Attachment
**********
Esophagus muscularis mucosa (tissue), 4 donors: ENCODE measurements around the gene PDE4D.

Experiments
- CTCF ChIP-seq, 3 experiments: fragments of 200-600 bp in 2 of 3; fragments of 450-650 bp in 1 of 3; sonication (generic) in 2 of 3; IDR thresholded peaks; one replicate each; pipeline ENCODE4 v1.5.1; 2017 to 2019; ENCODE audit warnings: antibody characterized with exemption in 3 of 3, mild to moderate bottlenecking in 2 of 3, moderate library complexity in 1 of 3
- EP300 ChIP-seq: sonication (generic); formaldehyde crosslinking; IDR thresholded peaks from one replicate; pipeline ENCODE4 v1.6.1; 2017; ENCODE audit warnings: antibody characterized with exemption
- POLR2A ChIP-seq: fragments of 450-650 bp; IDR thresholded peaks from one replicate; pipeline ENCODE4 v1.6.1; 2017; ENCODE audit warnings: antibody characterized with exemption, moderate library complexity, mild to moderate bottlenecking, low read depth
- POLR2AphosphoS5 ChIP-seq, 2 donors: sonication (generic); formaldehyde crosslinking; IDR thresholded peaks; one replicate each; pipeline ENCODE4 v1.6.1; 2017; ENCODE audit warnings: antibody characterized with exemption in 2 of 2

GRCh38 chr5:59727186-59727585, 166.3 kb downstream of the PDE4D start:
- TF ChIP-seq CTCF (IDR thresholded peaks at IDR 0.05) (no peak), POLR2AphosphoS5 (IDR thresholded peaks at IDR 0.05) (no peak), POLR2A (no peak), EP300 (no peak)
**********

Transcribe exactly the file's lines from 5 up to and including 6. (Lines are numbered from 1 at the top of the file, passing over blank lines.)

- POLR2A ChIP-seq: fragments of 450-650 bp; IDR thresholded peaks from one replicate; pipeline ENCODE4 v1.6.1; 2017; ENCODE audit warnings: antibody characterized with exemption, moderate library complexity, mild to moderate bottlenecking, low read depth
- POLR2AphosphoS5 ChIP-seq, 2 donors: sonication (generic); formaldehyde crosslinking; IDR thresholded peaks; one replicate each; pipeline ENCODE4 v1.6.1; 2017; ENCODE audit warnings: antibody characterized with exemption in 2 of 2